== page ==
Writing and producing partners Aaron Moorhead and Justin Benson return to our screens after 2014’s Spring with The Endless. It’s an interesting horror film which was clearly thought up while reading the works of H.P. Lovecraft and gives us another delicious slice of low budget indie filmmaking.
Years ago brothers Aaron and Justin (Moorhead and Benson) escaped from a cult. They’ve been living back in society for a few years, scraping out a living by cleaning houses and living fairly innocuous lives. After getting an invitation to come back they have a decision to make. Aaron, the youngest brother, was just a young man when they left and still has nostalgia for the place where he spent his youth. He convinces Justin to take them back to the camp, just for a trip back to see how everyone is doing. What they find is like summer camp crossed with the family from Martha Marcy May Marlene, smiling faces that seem to hide a secret that everyone knows, the kind of place where if someone offers you a drink of Kool-Aid you know to start sprinting in the other direction. Before they even arrive weird things start happening; birds are perpetually hovering over the campsite and no one there has aged a day since they left over a decade ago. They soon decide to leave, before the camp starts sacrificing goats and chanting “Cthulhu fhtagn!”
Moorhead and Benson have crafted their own little niche market in the American indie scene. Between them they wrote, directed, edited, distributed, shot and acted in the film, which is a Herculean effort considering they had a budget of under $1M. They’re darlings of the Tribeca Film Festival, and they should be an inspiration to all of us who have aspirations of one day being filmmakers.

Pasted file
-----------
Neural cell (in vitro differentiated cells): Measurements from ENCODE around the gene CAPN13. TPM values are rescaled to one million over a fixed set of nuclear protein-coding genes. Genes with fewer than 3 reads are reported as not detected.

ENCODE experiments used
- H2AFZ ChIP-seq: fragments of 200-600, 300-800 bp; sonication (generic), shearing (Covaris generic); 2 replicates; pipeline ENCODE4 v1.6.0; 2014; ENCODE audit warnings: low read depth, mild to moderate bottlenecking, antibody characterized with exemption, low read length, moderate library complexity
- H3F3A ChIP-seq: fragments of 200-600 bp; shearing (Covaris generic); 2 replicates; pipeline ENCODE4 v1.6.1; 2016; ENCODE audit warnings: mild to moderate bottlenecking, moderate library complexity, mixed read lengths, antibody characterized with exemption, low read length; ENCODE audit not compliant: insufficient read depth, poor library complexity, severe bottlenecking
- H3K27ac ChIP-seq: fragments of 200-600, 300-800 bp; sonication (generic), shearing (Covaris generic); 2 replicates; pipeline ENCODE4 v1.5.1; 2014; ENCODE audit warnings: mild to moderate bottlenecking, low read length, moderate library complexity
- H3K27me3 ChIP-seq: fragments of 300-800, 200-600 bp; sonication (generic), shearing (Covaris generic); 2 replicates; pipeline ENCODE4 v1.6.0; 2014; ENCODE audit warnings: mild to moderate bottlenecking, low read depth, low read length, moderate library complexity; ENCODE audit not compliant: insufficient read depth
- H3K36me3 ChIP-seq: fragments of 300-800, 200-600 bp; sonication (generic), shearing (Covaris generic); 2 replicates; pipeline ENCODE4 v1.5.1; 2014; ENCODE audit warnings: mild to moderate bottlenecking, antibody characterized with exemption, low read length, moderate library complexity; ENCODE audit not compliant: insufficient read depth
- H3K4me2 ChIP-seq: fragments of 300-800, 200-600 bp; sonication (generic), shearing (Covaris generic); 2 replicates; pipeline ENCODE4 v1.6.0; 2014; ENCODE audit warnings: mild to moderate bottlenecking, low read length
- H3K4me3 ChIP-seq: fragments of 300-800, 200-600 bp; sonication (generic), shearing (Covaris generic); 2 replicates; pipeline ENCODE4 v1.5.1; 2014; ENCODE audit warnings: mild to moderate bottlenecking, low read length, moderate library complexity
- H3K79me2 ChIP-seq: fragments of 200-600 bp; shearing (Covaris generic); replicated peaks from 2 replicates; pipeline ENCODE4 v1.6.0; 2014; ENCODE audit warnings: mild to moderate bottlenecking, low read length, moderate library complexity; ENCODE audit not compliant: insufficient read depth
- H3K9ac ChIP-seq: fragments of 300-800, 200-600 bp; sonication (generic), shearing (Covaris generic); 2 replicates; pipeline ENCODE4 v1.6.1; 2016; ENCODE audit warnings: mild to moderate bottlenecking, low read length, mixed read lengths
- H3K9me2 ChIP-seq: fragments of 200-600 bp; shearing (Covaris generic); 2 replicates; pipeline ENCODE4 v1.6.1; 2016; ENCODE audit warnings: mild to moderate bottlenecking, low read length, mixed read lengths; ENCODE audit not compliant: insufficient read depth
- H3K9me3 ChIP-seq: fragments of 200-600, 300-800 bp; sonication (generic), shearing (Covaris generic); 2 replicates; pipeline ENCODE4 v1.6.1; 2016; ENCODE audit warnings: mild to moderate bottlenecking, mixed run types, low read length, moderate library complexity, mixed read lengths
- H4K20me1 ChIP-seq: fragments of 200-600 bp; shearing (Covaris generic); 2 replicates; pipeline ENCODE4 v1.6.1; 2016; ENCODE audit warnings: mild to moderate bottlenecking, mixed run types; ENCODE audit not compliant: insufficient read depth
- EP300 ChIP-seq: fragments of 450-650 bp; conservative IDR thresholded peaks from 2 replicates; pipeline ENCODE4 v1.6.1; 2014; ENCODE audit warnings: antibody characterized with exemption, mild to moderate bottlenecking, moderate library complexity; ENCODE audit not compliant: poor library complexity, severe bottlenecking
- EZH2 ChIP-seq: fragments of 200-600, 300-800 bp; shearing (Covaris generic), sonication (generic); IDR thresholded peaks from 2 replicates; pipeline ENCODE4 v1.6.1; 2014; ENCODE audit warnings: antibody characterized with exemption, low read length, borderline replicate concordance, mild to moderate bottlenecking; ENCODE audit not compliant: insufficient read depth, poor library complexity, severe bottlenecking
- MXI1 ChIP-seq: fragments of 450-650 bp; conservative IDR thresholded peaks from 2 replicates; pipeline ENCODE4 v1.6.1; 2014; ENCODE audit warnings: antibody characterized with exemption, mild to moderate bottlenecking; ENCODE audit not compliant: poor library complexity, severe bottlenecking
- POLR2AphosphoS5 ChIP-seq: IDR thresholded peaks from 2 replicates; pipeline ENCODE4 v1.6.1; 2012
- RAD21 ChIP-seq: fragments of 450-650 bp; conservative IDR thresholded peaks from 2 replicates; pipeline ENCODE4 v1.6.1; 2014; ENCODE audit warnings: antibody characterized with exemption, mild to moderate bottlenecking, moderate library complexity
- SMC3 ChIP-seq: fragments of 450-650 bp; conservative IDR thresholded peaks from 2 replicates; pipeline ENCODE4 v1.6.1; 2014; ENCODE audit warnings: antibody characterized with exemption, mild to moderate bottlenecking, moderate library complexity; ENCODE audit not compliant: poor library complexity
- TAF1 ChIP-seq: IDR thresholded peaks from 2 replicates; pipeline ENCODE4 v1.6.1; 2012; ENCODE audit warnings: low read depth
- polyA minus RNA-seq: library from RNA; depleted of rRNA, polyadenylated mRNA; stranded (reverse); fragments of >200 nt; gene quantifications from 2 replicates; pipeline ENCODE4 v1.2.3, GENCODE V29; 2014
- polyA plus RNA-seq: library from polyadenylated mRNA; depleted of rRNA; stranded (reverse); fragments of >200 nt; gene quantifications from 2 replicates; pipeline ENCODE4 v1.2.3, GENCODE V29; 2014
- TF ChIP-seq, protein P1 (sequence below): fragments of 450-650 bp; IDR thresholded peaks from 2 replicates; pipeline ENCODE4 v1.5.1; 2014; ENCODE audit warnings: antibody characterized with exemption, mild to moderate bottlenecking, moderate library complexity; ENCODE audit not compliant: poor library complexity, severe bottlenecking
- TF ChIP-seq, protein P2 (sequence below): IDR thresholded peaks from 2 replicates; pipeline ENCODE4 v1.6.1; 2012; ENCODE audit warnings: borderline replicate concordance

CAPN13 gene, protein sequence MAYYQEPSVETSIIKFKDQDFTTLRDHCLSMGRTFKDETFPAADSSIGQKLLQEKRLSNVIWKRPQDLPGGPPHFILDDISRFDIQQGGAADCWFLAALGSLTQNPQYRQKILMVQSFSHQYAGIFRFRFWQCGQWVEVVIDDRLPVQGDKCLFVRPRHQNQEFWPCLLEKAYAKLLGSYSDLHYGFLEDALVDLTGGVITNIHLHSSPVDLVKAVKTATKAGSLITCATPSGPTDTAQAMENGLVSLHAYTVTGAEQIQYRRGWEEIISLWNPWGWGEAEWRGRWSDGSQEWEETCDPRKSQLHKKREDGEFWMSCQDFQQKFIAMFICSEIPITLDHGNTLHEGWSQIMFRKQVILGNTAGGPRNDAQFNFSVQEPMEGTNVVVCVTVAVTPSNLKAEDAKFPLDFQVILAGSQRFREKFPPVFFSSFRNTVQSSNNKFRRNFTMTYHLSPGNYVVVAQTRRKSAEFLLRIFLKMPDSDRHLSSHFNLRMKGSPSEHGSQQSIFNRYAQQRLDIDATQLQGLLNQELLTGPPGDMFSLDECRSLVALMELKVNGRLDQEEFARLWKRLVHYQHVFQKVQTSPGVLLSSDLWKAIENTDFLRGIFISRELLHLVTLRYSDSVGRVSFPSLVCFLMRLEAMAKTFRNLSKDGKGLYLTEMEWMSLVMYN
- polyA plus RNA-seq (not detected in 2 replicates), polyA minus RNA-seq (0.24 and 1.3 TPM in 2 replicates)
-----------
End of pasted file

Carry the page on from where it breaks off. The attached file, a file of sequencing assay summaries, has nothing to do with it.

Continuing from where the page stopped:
If nothing else The Endless is a treat for those of us who like cosmic horror. This was made by people who love this sub-genre and it shows. As opposed to other kinds kinds of horror, which try to create the fear response by showing you things meant to revolt and disturb, ideally making your response that of the characters, cosmic horror relies on ideas and concepts beyond the scope of understanding. ‘That which man was not meant to know’ is its usual one sentence summary. The fear of what we don’t know usually trumps the fear of what we do, and this genre which was pioneered and arguably perfected by Lovecraft is always a treat when it’s done well.
The low budget does show, but it’s made up for by the decent script and performances. The duo at the heart of the film know how to make up for their lack of funds and it’s heartening to observe that a lot of low budget films are much more effective than their blockbuster counterparts.
There’s enough subject material here to make a second watch worthwhile. The monster at the heart of this story is left tantalisingly open to interpretation, and if read a certain way it makes for a very intelligent and creepy outcome. The Endless is much more than the sum its parts and it’s always good when low budget films like this find their audience – horror fans, to the cinema!
The Endless is in cinemas from 22nd March through Umbrella Entertainment.